January 2007

Bruce Jakosky, PI of NAI's University of Colorado, Boulder Team, has been selected to develop his Mars Atmosphere and Volatile Evolution, or MAVEN, mission proposal. His was one of just two proposals selected for future robotic missions to Mars.

Please join me in welcoming Wendy Dolci back to the NAI as our Associate Director for Operations. From 2000-2004, Wendy served as the NAI Operations Manager and then Assistant Director, and played a lead role, during the Institute's formative years, in developing its processes and working methods as a virtual organization. She is very happy to be working once again with the NAI science community and the NAI Central team at Ames.

The NASA Science Mission Directorate (SMD) first introduced the concept of Student Collaboration (SC) investigations in the Announcement of Opportunity (AO) for the Discovery Program 2006 (NNH06ZDA001O). The SC investigations might involve development of an instrument, investigation of scientific questions, analysis and display of data, development of supporting hardware or software, and/or other aspects of the mission. These activities might also involve flight, suborbital, or ground systems.

Using atmospheric chemical models of a Snowball Earth, scientists from NAI's Alumni Virtual Planetary Laboratory Team show that, during long and severe glacial intervals, a weak hydrological cycle coupled with photochemical reactions involving water vapor would give rise to the sustained production of hydrogen peroxide. The peroxide, upon release from melting ice into the oceans and atmosphere at the end of the snowball event, could mediate global oxidation events. Their results are published in the December 12th issue of PNAS. [Source: NAI Newsletter]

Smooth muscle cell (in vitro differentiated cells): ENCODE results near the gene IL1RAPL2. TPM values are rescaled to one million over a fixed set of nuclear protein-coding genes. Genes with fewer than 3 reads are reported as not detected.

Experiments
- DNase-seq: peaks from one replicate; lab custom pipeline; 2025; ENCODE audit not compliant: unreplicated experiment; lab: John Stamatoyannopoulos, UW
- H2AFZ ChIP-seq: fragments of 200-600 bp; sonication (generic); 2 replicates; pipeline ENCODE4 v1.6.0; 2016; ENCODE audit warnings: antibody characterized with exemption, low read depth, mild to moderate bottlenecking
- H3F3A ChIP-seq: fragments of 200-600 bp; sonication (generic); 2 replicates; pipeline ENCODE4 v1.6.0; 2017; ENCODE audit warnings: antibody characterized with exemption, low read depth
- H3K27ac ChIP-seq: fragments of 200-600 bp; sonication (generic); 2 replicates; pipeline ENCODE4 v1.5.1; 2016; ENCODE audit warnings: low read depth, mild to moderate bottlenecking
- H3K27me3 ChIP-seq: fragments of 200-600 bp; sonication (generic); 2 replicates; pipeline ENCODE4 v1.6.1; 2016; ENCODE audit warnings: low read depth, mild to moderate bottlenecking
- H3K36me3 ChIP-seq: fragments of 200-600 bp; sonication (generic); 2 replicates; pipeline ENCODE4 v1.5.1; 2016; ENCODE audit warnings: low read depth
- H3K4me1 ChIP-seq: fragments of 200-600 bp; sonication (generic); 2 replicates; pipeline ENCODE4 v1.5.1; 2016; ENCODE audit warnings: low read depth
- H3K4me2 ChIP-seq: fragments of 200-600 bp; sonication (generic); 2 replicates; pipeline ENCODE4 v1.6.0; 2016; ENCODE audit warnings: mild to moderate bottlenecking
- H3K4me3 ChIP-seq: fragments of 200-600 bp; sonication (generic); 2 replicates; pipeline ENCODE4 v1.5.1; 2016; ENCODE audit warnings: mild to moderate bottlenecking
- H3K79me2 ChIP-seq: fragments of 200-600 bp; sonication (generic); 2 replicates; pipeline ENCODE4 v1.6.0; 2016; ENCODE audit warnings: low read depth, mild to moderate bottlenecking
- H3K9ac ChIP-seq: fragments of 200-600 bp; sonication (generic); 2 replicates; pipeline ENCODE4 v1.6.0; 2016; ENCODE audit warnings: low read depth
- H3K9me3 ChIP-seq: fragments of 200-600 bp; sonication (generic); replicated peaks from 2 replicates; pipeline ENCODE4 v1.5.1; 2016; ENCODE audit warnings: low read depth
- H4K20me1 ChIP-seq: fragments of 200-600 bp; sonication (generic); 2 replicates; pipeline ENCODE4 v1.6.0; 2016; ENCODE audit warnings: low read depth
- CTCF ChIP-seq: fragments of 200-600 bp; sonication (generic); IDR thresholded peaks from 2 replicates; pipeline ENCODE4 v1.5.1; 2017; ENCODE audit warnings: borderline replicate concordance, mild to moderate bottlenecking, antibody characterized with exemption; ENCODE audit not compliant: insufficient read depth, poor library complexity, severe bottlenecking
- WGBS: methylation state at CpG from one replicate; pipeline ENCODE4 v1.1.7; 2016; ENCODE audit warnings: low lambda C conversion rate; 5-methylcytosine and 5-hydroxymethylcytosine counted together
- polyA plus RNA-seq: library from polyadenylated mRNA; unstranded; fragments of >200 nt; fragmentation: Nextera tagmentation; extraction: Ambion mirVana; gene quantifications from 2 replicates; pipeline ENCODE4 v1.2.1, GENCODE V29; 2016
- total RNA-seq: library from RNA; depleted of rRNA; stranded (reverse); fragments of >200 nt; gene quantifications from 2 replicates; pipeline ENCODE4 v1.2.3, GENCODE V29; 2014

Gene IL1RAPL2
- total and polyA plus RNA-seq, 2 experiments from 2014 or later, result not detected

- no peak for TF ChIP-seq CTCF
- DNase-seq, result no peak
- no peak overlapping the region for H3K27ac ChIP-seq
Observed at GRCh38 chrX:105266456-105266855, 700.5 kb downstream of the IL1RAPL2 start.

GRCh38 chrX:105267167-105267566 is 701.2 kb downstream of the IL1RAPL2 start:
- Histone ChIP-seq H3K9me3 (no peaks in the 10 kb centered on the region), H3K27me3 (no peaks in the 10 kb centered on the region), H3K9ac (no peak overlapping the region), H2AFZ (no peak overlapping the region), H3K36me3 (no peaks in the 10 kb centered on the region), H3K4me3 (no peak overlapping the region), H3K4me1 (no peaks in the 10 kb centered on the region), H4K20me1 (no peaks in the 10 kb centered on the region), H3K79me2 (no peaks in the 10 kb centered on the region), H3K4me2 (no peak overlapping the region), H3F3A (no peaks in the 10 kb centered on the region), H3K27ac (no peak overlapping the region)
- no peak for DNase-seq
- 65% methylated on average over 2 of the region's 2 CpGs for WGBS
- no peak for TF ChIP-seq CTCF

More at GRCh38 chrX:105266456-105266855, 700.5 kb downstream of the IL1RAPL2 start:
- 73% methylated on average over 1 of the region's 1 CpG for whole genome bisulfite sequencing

Production of hydrogen peroxide in the atmosphere of a Snowball Earth and the origin of oxygenic photosynthesis, PNAS

Speakers: Lisa Pratt (Indiana University) and T.C. Onstott (Princeton University)

Date/Time: Monday, January 29, 2007 11AM PST

Researchers from NAI's Carnegie Institution of Washington Team have published in Science their findings of a novel archaeon who's ability to fix nitrogen at 92 degrees Celcius has officially increased the upper limit of biological nitrogen fixation by 28 degrees Celcius. The hyperthermophilic methanogen was isolated from a hydrothermal vent. Thier findings could reveal a broader range of conditions for life in the subseafloor biosphere. [Source: NAI Newsletter]

Presentations were given by videoconference and WebEx to the teams of the NASA Astrobiology Institute (NAI) on December 1, 2006. The presenters were senior officials of the Science Mission Directorate (SMD) at NASA Headquarters.

The SETI Institute is pleased to announce that applications are now open for the 2007 REU (Research Experiences for Undergraduates) program in Astrobiology. Undergraduate students in fields such as astronomy, biology, geology, and physics are invited to apply to spend 10 weeks in the San Francisco Bay area working on a scientific research project in the field of astrobiology. Students receive a stipend, travel, and living expenses. Applications are due by February 2, 2007.

The following new papers have been published recently by NAI members. These and other recent NAI funded research are presented on the NAI member portal and collected in the NAI Research Highlights Archive

A special issue of Science (Dec 15) includes several papers reporting on various aspects of Stardust sample analysis including an organics survey, isotopic and elemental compositions, mineralogy and petrology, and infrared spectroscopy. Many NAI researchers contributed to this comprehensive analytical campaign, including members of NAI's Teams at the Carnegie Institution of Washington, NASA's Ames Research Center and Goddard Space Flight Center, and NAI's Alumni Team at the University of Washington. [Source: NAI Newsletter]

Scientists from NAI's University of California, Berkeley Team report in Science on their use of shotgun sequencing to uncover three novel archea present in all biofilms growing in pH 0.5 to 1.5 solutions within the Richmond Mine, California. Their results inform the problem of characterizing microbial communities and lineages which are difficult to cultivate. [Source: NAI Newsletter]